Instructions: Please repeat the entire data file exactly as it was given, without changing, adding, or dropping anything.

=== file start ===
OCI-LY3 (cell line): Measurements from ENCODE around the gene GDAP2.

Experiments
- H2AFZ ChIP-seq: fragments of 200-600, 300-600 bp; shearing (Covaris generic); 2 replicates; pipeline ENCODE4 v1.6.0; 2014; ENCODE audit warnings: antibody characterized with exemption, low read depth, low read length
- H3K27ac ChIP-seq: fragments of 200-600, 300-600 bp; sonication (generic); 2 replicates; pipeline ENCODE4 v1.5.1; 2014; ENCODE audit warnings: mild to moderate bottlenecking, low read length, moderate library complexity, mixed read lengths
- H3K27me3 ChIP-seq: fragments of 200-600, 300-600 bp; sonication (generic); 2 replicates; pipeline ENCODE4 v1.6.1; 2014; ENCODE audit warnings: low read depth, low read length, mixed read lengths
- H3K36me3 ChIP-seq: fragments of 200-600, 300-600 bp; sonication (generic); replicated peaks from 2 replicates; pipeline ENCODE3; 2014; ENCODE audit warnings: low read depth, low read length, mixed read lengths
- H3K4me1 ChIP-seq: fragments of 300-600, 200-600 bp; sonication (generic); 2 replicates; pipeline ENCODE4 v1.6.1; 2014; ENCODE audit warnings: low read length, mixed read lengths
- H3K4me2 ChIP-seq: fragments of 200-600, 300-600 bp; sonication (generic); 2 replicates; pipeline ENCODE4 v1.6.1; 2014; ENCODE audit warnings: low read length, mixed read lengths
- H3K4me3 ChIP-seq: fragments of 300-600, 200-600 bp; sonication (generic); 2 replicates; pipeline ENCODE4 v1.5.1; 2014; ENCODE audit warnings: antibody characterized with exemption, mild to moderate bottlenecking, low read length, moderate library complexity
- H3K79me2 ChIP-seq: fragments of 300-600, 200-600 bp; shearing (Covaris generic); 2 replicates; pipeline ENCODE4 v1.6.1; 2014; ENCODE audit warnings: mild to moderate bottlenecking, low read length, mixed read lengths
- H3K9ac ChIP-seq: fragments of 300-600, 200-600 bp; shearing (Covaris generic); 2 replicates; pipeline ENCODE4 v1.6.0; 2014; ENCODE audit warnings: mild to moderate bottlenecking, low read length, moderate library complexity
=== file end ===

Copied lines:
OCI-LY3 (cell line): Measurements from ENCODE around the gene GDAP2.

Experiments
- H2AFZ ChIP-seq: fragments of 200-600, 300-600 bp; shearing (Covaris generic); 2 replicates; pipeline ENCODE4 v1.6.0; 2014; ENCODE audit warnings: antibody characterized with exemption, low read depth, low read length
- H3K27ac ChIP-seq: fragments of 200-600, 300-600 bp; sonication (generic); 2 replicates; pipeline ENCODE4 v1.5.1; 2014; ENCODE audit warnings: mild to moderate bottlenecking, low read length, moderate library complexity, mixed read lengths
- H3K27me3 ChIP-seq: fragments of 200-600, 300-600 bp; sonication (generic); 2 replicates; pipeline ENCODE4 v1.6.1; 2014; ENCODE audit warnings: low read depth, low read length, mixed read lengths
- H3K36me3 ChIP-seq: fragments of 200-600, 300-600 bp; sonication (generic); replicated peaks from 2 replicates; pipeline ENCODE3; 2014; ENCODE audit warnings: low read depth, low read length, mixed read lengths
- H3K4me1 ChIP-seq: fragments of 300-600, 200-600 bp; sonication (generic); 2 replicates; pipeline ENCODE4 v1.6.1; 2014; ENCODE audit warnings: low read length, mixed read lengths
- H3K4me2 ChIP-seq: fragments of 200-600, 300-600 bp; sonication (generic); 2 replicates; pipeline ENCODE4 v1.6.1; 2014; ENCODE audit warnings: low read length, mixed read lengths
- H3K4me3 ChIP-seq: fragments of 300-600, 200-600 bp; sonication (generic); 2 replicates; pipeline ENCODE4 v1.5.1; 2014; ENCODE audit warnings: antibody characterized with exemption, mild to moderate bottlenecking, low read length, moderate library complexity
- H3K79me2 ChIP-seq: fragments of 300-600, 200-600 bp; shearing (Covaris generic); 2 replicates; pipeline ENCODE4 v1.6.1; 2014; ENCODE audit warnings: mild to moderate bottlenecking, low read length, mixed read lengths
- H3K9ac ChIP-seq: fragments of 300-600, 200-600 bp; shearing (Covaris generic); 2 replicates; pipeline ENCODE4 v1.6.0; 2014; ENCODE audit warnings: mild to moderate bottlenecking, low read length, moderate library complexity